I haven’t blogged for a while now, certainly not since we moved to Skye two and half years ago. Previously I had written about the wildlife around the little Hampshire village in which we lived. The lanes and fields full of wild flowers, native birds and the native woodland providing plenty of ammunition for my musings. So much has happened since then, moving here, running our B&B and really getting into Island life, all of which has taken up most of my time – so no real time to write a blog. But so much happens here that I will never remember it all if I don’t write it down so here I go again.
In theory March heralds the beginning of Spring. On Skye … well hold your breath and wait and see, we might get spring, we might have glimpses of spring … but given half a chance the winds from the great Atlantic will blast us with snow and hale, or then again they might bathe us with gentle warmth and sunlight. The secret – never expect spring as you once knew it in the south of England – well not unless you want to be disappointed. Not that March can’t be beautiful and full of surprises, it most certainly can. All around us the fields are changing colour from a yellowed brown of winter to a vivid green as new lush shoots push their way through the sodden earth. In more sheltered spots, Gorse has begun to bloom, vibrant yellow flowers to tempt any fat Bumblebee who venturers out from her nest on a rare warm day. Siskins, Pied Wagtails and Curlews grace the skies and fill our ears with glorious sounds.
Only last week we were blessed with a few warm sunny days that made me want to walk through Glen Sligachan with our dogs, Tali (Black Lab) and Lila (Hungarian Vizsla) and enjoy a few hours walking without the threat of rain. It was hazy in the glen, with a stiff breeze but warm too – a real treat. I was looking for frog spawn, there’s usually a fair bit in the glen in the fairly shallow pools alongside the path and I was not disappointed. In fact there was oodles of it, as if the frogs had suddenly decided that the time was right. I imagine quite a bit gets gobbled up by various birds, Grey Herons amongst them, that make their homes in the glen but I have no doubt that quite a lot mature to froglets too and spread their croaking news far and wide.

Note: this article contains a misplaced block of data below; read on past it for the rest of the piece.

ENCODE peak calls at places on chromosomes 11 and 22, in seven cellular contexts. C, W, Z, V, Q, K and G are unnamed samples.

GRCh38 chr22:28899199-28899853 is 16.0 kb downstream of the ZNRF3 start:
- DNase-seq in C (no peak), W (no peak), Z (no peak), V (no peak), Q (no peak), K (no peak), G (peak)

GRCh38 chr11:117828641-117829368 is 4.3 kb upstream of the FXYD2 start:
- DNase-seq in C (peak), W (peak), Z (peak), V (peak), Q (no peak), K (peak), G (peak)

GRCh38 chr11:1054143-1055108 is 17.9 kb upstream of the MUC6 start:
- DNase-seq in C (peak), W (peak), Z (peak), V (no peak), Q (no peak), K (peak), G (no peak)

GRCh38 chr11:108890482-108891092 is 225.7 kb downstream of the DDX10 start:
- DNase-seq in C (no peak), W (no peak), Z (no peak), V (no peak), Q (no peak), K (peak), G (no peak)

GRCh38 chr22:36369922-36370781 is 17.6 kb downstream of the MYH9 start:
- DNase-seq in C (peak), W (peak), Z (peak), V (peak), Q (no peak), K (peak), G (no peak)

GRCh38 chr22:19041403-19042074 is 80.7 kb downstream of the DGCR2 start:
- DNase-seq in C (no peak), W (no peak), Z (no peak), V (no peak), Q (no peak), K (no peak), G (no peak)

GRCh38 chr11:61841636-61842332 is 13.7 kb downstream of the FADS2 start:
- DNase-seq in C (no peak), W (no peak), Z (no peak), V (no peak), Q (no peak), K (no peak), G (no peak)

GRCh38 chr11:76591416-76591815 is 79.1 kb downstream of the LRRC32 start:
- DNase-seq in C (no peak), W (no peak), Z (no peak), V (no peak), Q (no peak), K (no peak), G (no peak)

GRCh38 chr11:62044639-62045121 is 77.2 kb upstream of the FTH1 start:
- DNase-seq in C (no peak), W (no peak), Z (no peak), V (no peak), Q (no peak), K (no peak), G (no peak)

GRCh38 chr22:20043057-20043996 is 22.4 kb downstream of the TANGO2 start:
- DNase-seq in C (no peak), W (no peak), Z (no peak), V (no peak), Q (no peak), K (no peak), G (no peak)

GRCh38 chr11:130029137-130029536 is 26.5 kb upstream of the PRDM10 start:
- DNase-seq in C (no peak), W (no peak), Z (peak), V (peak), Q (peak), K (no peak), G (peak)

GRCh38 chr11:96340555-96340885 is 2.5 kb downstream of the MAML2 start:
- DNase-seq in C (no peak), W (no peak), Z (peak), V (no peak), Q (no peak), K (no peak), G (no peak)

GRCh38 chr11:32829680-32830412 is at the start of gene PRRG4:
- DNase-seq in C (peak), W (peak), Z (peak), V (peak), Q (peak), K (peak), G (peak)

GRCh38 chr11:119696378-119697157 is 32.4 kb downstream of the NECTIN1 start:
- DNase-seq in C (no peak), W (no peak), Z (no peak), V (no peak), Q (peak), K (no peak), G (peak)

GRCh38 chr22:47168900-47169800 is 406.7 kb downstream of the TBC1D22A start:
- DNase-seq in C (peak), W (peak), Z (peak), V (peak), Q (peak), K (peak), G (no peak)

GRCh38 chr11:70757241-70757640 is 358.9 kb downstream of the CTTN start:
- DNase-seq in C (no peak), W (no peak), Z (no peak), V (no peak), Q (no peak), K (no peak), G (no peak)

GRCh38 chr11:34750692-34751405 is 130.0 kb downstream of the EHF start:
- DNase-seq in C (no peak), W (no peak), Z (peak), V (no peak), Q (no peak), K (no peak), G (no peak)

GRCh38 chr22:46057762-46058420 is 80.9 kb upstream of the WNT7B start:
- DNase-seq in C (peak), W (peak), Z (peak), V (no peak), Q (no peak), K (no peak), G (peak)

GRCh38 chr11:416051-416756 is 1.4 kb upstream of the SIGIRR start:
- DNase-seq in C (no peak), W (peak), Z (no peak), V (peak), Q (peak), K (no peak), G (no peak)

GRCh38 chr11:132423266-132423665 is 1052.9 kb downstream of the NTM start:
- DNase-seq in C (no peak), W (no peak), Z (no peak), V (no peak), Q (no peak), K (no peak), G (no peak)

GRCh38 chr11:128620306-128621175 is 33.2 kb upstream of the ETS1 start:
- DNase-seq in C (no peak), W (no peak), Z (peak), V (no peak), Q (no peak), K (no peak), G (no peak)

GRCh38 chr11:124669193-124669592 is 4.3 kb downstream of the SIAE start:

My goal – there has to be goal to walking on Skye whether it be photographing waterfalls, catching the light or movement just right, ascending a particular Munro, or aiming to see just how far you can get in a certain period of time. I wanted to see how far I could get by walking for two hours into the Glen. Quite a way it would seem, even if I hadn’t done any ‘serious’ walking for some months. It’s a good walk, relatively flat, a few burns to cross, a fairly decent path. If you’re lucky you’ll see Grouse, (in autumn you’ll definitely hear the rut if not see a stag or two). But it’s the views of the mountains themselves that’s breathtaking and the changing light as clouds pass over the glen. As the sun begins to creep down towards the horizon there’s the expectation of the Red Cuillin actually turning red as red granite reflects the colour of the dying sun and if you’re there you’ll not be disappointed – it’s truly stunning!
The walk tried my stamina, which at present is sadly lacking, it tired the dogs out and made me feel I had accomplished something. Though quite what I’m not sure – aside from discovering I am presently quite unfit – but I did attain my goal so I’ll put a tick in that box.
You’ll read all about all sorts of topics as the year unfolds, plus news from our B&B and a host of other crazy and sometimes serious goings on from Crossal in the centre of Skye.